As European politicians, trade unions and charities continue their push for a European financial transaction tax, it is worth remembering that ordinary savers will bear the brunt of this new levy.
Announcing its proposed tax in September, the European Commission suggested individuals and businesses would not be hit by proposals aimed squarely at the financial institutions which helped cause the economic woes spreading across Europe.
However, ordinary investors are likely to be the ones who will principally suffer as a result of the so-called Robin Hood tax through new charges on their pensions and investments.
The planned FTT would hit savers in pension and investment funds multiple times as it would apply on the creation and cancellation of units in collective investment vehicles. As investors are the ones who own the funds, there is no one else to pay the levy.
The Investment Management Association estimates that the majority of FTT costs incurred earlier in the acquisition chain will be passed on to the end-investor either through an adjustment to spread levels or brokerage fees.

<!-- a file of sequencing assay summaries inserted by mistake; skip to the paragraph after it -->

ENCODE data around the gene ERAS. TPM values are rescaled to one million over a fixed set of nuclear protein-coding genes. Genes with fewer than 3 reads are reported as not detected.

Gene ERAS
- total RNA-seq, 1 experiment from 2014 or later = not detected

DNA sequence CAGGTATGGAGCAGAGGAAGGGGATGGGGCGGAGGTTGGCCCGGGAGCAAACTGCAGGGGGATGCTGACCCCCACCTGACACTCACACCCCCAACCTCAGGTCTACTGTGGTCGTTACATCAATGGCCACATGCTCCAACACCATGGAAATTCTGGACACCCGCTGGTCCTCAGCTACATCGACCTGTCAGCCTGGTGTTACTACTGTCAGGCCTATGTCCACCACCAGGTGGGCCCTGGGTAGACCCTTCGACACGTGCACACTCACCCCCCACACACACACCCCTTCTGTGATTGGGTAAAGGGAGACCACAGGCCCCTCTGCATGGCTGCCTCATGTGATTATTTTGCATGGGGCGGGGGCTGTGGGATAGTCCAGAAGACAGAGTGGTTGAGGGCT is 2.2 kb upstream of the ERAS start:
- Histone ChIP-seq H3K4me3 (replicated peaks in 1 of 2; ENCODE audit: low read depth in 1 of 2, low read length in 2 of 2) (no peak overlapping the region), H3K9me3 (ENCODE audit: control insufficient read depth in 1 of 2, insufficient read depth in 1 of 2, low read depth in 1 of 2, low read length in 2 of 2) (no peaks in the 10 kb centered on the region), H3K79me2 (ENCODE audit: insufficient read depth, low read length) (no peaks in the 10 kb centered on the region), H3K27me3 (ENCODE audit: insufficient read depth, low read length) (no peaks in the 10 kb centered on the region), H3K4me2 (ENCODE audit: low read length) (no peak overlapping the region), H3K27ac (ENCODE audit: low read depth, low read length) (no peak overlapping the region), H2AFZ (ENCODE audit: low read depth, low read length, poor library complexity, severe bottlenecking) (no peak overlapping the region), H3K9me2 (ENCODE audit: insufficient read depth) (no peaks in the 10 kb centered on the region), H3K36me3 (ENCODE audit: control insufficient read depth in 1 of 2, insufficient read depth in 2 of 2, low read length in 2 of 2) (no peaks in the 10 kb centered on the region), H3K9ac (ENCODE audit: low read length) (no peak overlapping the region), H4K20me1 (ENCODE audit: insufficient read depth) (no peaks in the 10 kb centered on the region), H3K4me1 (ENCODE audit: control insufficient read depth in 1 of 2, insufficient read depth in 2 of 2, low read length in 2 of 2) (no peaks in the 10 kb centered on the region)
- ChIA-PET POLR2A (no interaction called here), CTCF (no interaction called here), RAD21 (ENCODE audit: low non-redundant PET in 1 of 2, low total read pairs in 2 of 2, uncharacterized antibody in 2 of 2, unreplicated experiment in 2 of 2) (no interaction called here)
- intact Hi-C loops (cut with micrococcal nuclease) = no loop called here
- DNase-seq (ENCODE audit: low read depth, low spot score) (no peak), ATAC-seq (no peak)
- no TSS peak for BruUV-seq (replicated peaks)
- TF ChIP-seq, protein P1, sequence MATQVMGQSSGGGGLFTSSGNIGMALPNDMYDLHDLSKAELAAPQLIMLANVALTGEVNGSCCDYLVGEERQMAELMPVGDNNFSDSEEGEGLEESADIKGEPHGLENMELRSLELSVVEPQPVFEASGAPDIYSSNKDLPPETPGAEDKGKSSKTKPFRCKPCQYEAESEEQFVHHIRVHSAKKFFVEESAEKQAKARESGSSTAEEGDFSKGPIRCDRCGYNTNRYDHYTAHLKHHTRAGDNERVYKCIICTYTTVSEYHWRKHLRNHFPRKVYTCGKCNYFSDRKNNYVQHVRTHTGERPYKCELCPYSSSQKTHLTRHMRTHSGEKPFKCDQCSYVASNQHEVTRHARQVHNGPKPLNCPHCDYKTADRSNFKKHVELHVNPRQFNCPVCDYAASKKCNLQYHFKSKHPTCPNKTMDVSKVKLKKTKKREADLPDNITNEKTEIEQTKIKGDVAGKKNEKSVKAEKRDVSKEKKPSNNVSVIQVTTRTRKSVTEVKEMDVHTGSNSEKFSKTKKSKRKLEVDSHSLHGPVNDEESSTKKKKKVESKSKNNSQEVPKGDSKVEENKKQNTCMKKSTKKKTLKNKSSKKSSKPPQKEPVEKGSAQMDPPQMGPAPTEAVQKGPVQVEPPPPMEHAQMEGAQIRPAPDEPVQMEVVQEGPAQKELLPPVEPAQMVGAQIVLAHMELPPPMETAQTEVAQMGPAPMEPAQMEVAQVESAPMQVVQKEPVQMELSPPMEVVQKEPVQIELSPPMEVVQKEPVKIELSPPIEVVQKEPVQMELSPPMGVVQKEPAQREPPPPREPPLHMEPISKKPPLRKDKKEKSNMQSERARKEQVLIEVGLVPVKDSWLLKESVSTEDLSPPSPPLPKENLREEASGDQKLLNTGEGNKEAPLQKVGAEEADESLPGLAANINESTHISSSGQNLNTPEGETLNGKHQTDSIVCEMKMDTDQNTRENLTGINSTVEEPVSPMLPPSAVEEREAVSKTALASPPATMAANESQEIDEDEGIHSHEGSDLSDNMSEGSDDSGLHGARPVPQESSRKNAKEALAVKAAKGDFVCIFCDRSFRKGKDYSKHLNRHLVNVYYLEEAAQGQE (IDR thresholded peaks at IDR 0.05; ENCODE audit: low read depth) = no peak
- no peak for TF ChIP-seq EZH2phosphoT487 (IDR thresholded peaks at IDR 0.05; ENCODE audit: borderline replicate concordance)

Much of the critique of the FTT has focused on the folly of introducing such a tax without a global agreement, with both the Conservatives and Labour more amenable to plans if agreed on a global basis.
But political arguments should be focused on the fact it is a poorly targeted in the first place. A tax on saving will hit ordinary investors who are already suffering the fallout of the financial crisis, rather than the boardrooms of the big banks.
In romantically evoking the scourge of the Sheriff of Nottingham, proponents of this new savings tax have got their symbolism all wrong.
In folk lore, Robin Hood stole from the rich and gave to the poor. His band of merrymen did not roam Sherwood Forest looking to take from individuals and families who were frugally saving for their futures under the direction of foreign powers looking for an easy target to sort out the mess they created.
Well done to the Institute of Financial Planning team and all advisers helping to make this year’s Financial Planning Week a success. They are proving it is possible to get positive industry stories into the consumer press.